How did the human body become the complicated, quirky machine it is today? The answers can be traced back hundreds of millions of years. PBS announces an ambitious new three-part series, "YOUR INNER FISH", which will air in 2014 on PBS stations and will explore the science of how and why we are the way we are. Produced by Tangled Bank Studios (whose award-winning head of television and film, Michael Rosenfeld, gives the MIPDoc keynote speech, “Reinventing Science Television,” on April 6), the series is based on the best-selling book by leading paleontologist Dr. Neil Shubin. In taking viewers on a cutting-edge, scientific adventure, YOUR INNER FISH reveals a startling truth: hidden within the human body is a history of life on Earth.
The human body carries the legacy of animals that lived millions of years ago, and from whom we inherited our most remarkable features, as well as some of our strangest quirks. Each hour of YOUR INNER FISH assembles evidence from comparative anatomy, fossils, genetics and embryology to solve the mystery of why we’re built the way we are.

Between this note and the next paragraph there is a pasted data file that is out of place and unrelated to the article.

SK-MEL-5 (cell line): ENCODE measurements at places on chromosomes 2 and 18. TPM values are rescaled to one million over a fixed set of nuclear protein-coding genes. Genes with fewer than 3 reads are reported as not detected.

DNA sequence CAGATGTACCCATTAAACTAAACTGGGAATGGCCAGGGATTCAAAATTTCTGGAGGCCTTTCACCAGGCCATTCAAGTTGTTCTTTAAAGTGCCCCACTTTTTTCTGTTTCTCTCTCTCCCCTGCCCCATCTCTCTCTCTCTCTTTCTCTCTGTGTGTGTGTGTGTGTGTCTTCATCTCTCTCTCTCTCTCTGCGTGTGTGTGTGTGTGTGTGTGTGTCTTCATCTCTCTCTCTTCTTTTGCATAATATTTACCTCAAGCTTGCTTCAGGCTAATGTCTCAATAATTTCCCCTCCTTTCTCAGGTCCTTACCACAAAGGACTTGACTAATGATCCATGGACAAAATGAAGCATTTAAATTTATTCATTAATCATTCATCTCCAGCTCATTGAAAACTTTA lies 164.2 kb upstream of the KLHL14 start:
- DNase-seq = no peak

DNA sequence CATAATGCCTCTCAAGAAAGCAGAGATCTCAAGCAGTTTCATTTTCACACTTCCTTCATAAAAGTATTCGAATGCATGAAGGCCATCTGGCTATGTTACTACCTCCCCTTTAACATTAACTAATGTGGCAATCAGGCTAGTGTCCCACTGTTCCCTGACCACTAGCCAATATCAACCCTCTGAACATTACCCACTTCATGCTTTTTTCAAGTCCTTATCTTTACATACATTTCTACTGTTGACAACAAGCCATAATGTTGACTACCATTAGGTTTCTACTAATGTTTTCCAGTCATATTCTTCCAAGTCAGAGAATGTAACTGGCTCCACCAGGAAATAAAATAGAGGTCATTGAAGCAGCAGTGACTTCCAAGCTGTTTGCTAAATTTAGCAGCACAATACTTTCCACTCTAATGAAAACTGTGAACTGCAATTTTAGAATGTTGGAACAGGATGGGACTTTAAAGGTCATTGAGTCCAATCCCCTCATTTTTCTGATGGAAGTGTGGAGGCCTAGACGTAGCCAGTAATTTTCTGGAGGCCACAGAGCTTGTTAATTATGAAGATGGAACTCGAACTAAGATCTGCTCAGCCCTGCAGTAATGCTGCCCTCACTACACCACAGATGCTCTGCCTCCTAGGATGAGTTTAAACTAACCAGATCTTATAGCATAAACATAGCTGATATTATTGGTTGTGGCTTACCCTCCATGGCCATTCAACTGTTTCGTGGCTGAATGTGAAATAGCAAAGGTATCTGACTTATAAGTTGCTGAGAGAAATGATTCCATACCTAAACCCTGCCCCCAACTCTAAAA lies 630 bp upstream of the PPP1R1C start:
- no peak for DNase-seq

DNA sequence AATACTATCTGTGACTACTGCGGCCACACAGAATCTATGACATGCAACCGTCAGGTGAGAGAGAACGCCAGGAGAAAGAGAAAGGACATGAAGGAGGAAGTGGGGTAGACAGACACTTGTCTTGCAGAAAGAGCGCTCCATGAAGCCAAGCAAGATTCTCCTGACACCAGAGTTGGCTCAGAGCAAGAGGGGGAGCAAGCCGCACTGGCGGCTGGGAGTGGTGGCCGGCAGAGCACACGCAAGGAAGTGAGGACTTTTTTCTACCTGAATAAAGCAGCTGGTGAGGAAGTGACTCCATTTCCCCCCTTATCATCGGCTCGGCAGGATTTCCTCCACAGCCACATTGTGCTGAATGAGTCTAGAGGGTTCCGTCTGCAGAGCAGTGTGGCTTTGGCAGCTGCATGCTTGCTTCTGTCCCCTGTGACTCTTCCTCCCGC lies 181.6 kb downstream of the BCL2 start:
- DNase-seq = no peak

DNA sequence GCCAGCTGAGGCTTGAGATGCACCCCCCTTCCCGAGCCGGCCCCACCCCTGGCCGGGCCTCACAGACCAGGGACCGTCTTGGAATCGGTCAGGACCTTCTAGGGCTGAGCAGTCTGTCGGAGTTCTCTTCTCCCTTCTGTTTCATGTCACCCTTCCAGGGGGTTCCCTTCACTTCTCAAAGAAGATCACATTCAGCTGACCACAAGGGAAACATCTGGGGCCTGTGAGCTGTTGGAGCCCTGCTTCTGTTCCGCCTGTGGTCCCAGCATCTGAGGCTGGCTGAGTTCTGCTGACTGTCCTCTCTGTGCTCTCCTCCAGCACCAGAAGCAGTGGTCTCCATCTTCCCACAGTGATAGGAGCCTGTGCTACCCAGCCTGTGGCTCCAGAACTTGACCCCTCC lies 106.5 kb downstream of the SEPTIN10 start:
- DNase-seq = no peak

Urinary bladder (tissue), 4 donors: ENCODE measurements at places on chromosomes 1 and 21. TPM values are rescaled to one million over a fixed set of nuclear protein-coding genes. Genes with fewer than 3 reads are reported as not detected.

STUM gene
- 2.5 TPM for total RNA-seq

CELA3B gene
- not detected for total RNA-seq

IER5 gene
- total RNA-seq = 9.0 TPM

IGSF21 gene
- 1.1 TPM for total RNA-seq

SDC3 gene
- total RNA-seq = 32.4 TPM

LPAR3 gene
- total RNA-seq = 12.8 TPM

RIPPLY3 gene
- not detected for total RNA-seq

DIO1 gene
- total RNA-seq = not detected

“PBS viewers love shows that highlight science and history in novel and intriguing ways, but YOUR INNER FISH takes this idea to a whole new level, by tracing the mind-boggling connections that can be made between the human form we know today and any number of now-extinct but biologically important species,” said Beth Hoppe, chief programming executive and general manager of general audience programming for PBS. “We’re pleased to bring such adventurous programming to our audience through this new and exciting series.”
“With Neil Shubin’s fascinating book as our guide, YOUR INNER FISH brings millions of years of history, great expeditions and cutting-edge science into the living rooms of PBS watchers and science buffs,” said Rosenfeld. “With Neil, we dive head first into a complex subject, to tell an engrossing story about how the human body evolved. PBS is a great partner to bring this type of programming to a curious nationwide audience.” (Source: PBS)